Off the Curtain: A Performance of Rostam and Sohrab – Tuesday 20 August, 7pm
Pardeh Khani (reading off the curtain) combines acting, narrating, and intimate storytelling with innovative stage prepping. In the almost interactive Off the Curtain female storyteller Sara Mashayekh provides the audience with an alternative form of presenting an epic story and breaks with Iranian tradition where a male is always the storyteller. The performance shakes up the ready-made story delivered to a passive audience formula for theatrical storytelling and instead engages the audience emotionally while palpably igniting their imagination.
And what a story she is telling! Rostam and Sohrab are the timeless heroes of Iranian myth, known by each and every Iranian – no exaggeration here, while reenactments in the west bring all sorts of complications with translation and mis-represenation, see this French production a website for which says the book is by Ferdowski. Another book names the demon or ;the div’ as ‘the akvan div’ which should be ‘akvan-e div’ – “Akvan the div”. These common slip ups fit with the content of the poem, which deals consistently with war and grief, and of fathers making mistakes – sometimes putting their mistakes right, sometimes forgetting. And despite the elements that are lost in translation the magic, bravery, injustice in the tales put the Shahnameh on par with the Mahabharata, even surpassing the register and length of the stories of King Aurthur. This style of storytelling also provides a perfect antidote to the age of special effects and fast food storylines, where nothing is require of the imagination and all details are graphically depicted.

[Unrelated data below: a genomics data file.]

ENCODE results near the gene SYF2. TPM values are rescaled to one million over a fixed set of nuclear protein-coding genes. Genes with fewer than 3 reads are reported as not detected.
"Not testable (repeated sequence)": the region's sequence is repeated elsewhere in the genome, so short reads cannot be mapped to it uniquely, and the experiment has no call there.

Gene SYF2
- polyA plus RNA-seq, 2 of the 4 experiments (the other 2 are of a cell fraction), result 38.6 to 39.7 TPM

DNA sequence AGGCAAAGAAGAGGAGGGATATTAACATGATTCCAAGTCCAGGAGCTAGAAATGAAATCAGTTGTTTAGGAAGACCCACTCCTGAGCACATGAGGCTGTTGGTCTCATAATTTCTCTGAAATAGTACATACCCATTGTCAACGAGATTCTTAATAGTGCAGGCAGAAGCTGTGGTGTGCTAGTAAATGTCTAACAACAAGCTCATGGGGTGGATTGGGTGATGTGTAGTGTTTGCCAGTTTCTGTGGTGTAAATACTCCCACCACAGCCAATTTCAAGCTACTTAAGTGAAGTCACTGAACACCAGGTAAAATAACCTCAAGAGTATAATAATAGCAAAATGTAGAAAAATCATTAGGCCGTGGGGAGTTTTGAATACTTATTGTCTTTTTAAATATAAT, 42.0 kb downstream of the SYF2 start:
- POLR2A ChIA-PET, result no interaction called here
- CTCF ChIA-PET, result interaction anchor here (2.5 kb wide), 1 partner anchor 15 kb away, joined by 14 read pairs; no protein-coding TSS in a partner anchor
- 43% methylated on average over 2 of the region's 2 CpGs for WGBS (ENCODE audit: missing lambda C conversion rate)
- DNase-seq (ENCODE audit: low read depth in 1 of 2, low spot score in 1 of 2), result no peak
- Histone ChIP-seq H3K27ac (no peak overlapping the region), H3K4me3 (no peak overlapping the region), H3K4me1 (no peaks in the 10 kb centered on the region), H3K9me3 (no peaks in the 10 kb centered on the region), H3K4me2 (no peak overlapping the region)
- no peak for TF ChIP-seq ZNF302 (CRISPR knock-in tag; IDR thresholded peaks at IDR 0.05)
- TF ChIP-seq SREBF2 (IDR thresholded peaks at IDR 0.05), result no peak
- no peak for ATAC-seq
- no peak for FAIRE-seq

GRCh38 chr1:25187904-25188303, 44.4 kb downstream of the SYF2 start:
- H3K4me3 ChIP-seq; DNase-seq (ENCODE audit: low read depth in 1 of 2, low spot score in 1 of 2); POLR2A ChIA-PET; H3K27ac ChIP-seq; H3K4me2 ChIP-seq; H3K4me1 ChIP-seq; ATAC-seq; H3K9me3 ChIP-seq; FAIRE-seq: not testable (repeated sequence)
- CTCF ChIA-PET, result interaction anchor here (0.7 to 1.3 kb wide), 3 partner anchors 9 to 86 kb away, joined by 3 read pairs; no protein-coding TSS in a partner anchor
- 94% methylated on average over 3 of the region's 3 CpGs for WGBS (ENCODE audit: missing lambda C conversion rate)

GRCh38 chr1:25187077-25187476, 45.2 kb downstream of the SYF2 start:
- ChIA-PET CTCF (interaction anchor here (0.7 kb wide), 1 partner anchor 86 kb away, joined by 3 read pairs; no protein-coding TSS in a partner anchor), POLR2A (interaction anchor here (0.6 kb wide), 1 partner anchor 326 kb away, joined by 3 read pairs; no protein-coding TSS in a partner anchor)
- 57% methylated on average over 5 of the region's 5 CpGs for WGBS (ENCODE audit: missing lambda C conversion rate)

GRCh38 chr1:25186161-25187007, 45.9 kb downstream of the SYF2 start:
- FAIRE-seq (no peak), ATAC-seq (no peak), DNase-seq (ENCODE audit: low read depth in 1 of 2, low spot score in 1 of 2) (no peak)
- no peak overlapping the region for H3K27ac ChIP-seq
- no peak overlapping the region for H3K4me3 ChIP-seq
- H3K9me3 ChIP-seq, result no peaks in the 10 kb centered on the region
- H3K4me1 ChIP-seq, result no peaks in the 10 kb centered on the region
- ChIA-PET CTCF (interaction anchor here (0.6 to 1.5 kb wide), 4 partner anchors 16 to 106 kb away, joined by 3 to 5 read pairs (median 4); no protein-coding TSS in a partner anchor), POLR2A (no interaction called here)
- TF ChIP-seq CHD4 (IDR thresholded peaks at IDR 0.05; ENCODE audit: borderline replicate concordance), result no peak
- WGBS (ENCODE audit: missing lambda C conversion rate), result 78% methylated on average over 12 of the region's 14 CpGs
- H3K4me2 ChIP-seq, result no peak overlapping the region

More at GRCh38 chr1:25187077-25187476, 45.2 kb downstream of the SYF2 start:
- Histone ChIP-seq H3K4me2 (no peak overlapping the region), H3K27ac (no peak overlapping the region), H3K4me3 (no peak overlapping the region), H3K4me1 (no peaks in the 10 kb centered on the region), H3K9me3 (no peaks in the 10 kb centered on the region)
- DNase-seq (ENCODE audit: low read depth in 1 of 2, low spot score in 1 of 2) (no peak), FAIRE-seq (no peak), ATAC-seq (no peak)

Pardeh Khani resonantes with early British tradition. The one performer will act certain scenes and portrays several characters, while maintaining an unbroken narrative for listeners. However if they’re a poor narrator, you’ll be stuck for the whole show with none of the relief that an array of other actors can offer in similar situations with plays.
This emphasis of Pardeh Khani bears down on the style of the performance where the point of the piece “is not the final peak of narration and the conclusion to the story, but rather the process of presenting the story through an effort to make the audience active participants in the course of the performance itself”.
The performance at SOAS is suitable for all ages. Tickets: £5 for adults/£3 for under 16. Visit the SOAS Online Store.